Jan. 18—Alex Dietz of Bend, Oregon, was fly fishing with an egg pattern on the Deschutes River outside Warm Springs on Dec. 19 when he hooked a 5-pound, 12-ounce, 24-inch long mountain whitefish with a 14-inch girth.
“My fishing buddy Jason Schreiber saw that I had a big fish on and came over to check out what was going on,” Dietz said. “We took pictures of it and kind of laughed about it for a while.
I was getting ready to let the fish go when we realized this thing could be a state record.”
Dietz is almost exclusively a catch-and-release angler but he kept this fish, bringing it to Newport Avenue Market in Bend for an official weigh-in on an Oregon Department of Agriculture scale as required under the record rules, according to an Oregon Department of Fish and Wildlife news release.
ODFW certified the fish as the state record mountain whitefish on Jan. 7, beating the previous record, a 4-pound, 14-ounce mountain whitefish caught at Crane Prairie Reservoir in 1994 by Roger A. Massey.
The mountain whitefish might be a world record as the current record is a 5-pound, 8-ounce whitefish taken by Albert Woo in 1995 from Albert’s River near Calgary, Alberta, according to the International Game Fish Association. Dietz is submitting the information to the IFGA to be certified.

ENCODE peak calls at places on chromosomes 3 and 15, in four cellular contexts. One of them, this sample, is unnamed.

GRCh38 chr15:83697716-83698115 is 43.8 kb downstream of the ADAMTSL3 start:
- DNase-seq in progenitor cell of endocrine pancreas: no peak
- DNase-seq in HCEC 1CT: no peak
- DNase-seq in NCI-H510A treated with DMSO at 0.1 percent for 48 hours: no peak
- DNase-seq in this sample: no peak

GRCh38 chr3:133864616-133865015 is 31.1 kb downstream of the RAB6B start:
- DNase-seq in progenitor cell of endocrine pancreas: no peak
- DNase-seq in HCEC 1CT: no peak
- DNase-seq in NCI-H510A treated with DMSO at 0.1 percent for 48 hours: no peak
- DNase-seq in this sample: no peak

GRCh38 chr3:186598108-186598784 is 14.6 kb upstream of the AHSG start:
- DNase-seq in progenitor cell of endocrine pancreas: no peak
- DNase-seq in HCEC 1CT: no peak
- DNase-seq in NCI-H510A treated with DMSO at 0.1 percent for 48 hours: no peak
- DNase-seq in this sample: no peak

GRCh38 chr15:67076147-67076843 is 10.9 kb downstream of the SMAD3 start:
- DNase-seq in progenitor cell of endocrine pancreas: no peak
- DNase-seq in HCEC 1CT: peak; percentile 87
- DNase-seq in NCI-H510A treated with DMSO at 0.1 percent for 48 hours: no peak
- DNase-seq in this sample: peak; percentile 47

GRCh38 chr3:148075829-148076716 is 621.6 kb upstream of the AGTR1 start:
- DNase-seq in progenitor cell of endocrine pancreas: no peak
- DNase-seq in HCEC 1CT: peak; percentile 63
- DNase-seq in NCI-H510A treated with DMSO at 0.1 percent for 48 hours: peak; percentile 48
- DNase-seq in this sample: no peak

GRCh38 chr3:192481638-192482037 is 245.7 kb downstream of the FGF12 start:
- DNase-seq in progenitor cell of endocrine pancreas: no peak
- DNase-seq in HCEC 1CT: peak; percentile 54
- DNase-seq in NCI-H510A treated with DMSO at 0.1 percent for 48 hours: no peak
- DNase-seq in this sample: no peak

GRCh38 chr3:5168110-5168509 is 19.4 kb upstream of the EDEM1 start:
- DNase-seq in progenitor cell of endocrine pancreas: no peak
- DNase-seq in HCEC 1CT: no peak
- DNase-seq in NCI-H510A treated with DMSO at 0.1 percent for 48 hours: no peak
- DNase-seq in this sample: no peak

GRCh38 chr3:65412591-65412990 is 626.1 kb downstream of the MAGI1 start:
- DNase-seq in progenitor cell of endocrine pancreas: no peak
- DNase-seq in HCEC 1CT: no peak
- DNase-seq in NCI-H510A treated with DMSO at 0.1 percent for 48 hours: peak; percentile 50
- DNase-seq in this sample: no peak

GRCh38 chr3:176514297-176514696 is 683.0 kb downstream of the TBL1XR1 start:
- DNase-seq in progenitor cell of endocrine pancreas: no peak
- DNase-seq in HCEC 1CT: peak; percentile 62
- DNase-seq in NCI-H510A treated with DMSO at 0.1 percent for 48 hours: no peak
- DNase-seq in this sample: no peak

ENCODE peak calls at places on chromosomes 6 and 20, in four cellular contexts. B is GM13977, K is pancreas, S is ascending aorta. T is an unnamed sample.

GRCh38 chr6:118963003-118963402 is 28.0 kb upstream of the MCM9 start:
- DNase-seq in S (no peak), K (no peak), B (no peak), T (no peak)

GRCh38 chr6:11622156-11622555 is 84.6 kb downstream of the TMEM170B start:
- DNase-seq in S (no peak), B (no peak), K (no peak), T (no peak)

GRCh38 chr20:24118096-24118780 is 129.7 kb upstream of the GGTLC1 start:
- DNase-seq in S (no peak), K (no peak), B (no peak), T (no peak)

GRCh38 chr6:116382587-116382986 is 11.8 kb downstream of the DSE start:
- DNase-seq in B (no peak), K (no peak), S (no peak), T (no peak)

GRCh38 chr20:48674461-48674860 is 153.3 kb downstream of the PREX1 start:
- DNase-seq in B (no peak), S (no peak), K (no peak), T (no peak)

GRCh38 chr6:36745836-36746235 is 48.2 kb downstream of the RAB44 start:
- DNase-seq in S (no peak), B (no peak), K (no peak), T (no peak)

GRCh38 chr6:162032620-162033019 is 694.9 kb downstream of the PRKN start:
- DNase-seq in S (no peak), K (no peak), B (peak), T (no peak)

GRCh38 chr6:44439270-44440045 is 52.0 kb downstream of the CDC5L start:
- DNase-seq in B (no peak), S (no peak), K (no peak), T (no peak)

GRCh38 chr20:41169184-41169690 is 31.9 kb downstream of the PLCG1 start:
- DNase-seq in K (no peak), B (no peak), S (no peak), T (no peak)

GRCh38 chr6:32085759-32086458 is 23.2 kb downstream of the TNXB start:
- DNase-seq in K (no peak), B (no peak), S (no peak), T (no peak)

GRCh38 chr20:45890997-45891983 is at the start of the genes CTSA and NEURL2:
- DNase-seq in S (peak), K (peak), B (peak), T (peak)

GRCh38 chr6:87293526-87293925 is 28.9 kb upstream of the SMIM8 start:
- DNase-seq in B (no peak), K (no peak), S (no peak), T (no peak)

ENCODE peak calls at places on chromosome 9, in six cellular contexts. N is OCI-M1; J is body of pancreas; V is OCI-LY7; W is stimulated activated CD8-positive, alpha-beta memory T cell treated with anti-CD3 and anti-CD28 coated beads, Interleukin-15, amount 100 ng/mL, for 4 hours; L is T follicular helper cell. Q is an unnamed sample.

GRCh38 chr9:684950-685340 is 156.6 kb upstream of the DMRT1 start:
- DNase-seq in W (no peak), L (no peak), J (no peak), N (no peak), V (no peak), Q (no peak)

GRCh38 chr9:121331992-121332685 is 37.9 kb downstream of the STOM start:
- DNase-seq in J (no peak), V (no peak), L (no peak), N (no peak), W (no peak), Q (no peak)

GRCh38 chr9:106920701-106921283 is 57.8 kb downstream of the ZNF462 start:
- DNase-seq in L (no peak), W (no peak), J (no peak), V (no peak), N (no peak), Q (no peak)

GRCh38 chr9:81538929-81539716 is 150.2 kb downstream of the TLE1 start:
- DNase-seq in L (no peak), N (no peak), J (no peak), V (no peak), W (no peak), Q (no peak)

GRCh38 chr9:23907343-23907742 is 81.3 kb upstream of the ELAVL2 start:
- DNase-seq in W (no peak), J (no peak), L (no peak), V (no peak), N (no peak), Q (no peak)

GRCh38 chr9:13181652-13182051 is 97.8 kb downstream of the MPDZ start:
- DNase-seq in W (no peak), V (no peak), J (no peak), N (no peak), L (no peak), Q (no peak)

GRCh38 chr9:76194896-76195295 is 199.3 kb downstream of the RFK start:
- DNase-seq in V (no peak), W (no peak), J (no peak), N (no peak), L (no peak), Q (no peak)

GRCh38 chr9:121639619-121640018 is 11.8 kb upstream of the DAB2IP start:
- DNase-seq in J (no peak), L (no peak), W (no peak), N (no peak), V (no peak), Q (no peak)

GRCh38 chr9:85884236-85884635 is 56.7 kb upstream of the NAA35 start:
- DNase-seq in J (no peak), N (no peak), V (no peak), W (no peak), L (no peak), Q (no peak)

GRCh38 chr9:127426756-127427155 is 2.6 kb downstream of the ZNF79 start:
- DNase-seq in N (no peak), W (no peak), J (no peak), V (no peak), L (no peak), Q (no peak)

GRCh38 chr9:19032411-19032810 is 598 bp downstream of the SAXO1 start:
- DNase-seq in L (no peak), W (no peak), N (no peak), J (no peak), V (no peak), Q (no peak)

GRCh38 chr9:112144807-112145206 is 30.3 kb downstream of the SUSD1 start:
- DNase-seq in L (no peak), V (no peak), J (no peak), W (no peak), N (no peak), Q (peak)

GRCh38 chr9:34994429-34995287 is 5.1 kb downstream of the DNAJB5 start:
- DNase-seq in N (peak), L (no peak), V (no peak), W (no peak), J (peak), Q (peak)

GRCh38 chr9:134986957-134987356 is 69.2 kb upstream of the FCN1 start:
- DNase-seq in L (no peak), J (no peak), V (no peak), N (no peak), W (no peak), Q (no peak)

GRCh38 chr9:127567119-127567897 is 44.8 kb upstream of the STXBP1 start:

Dietz grew up in Bend and has been fishing since he was in high school. He usually targets trout and steelhead and releases just about everything he catches. The record fish was taken to a taxidermist for display at his home.
Beating the record is special because Dec. 19 was the first time he’d been fishing since he and his wife Andrea welcomed their first child, a baby girl, on Nov. 15.
“Dec. 19 was the first time I got the green light from my wife to go fishing, so big thanks to her, too,” Dietz said in the release.
Mountain whitefish are a native migratory fish in Oregon and are distributed throughout most of the Western United States and Canada. These fish are typically found in cool mountain streams, but also occur in lakes. Mountain whitefish have a subterminal mouth, which helps them feed on a variety of food items that occur on the bottom of streams such as immature mayflies, stoneflies and caddisflies, which the Deschutes River has in abundance.
“We have known for a long time that the lower Deschutes River has an abundance of mountain whitefish which anglers frequently catch while angling for trout,” said Jason Seals, ODFW Deschutes District fish biologist. “However, we never suspected that the Deschutes could have the state and possible world record mountain whitefish, so this was a great surprise.”